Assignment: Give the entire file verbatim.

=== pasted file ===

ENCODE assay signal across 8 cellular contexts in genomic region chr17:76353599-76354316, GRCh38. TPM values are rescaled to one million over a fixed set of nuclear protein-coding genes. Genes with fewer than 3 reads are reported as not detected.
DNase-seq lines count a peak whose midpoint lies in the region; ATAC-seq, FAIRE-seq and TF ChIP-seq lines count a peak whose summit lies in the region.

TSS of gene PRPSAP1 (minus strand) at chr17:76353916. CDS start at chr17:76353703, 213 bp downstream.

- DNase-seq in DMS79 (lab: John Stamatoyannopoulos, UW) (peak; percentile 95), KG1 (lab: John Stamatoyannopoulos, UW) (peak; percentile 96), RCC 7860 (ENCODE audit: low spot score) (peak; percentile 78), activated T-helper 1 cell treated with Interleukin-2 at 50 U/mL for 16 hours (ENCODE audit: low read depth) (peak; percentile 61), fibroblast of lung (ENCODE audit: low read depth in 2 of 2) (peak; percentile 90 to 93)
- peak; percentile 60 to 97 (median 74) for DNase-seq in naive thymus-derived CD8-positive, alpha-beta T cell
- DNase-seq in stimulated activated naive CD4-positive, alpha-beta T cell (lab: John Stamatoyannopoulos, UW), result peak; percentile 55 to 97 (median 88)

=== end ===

ENCODE assay signal across 8 cellular contexts in genomic region chr17:76353599-76354316, GRCh38. TPM values are rescaled to one million over a fixed set of nuclear protein-coding genes. Genes with fewer than 3 reads are reported as not detected.
DNase-seq lines count a peak whose midpoint lies in the region; ATAC-seq, FAIRE-seq and TF ChIP-seq lines count a peak whose summit lies in the region.

TSS of gene PRPSAP1 (minus strand) at chr17:76353916. CDS start at chr17:76353703, 213 bp downstream.

- DNase-seq in DMS79 (lab: John Stamatoyannopoulos, UW) (peak; percentile 95), KG1 (lab: John Stamatoyannopoulos, UW) (peak; percentile 96), RCC 7860 (ENCODE audit: low spot score) (peak; percentile 78), activated T-helper 1 cell treated with Interleukin-2 at 50 U/mL for 16 hours (ENCODE audit: low read depth) (peak; percentile 61), fibroblast of lung (ENCODE audit: low read depth in 2 of 2) (peak; percentile 90 to 93)
- peak; percentile 60 to 97 (median 74) for DNase-seq in naive thymus-derived CD8-positive, alpha-beta T cell
- DNase-seq in stimulated activated naive CD4-positive, alpha-beta T cell (lab: John Stamatoyannopoulos, UW), result peak; percentile 55 to 97 (median 88)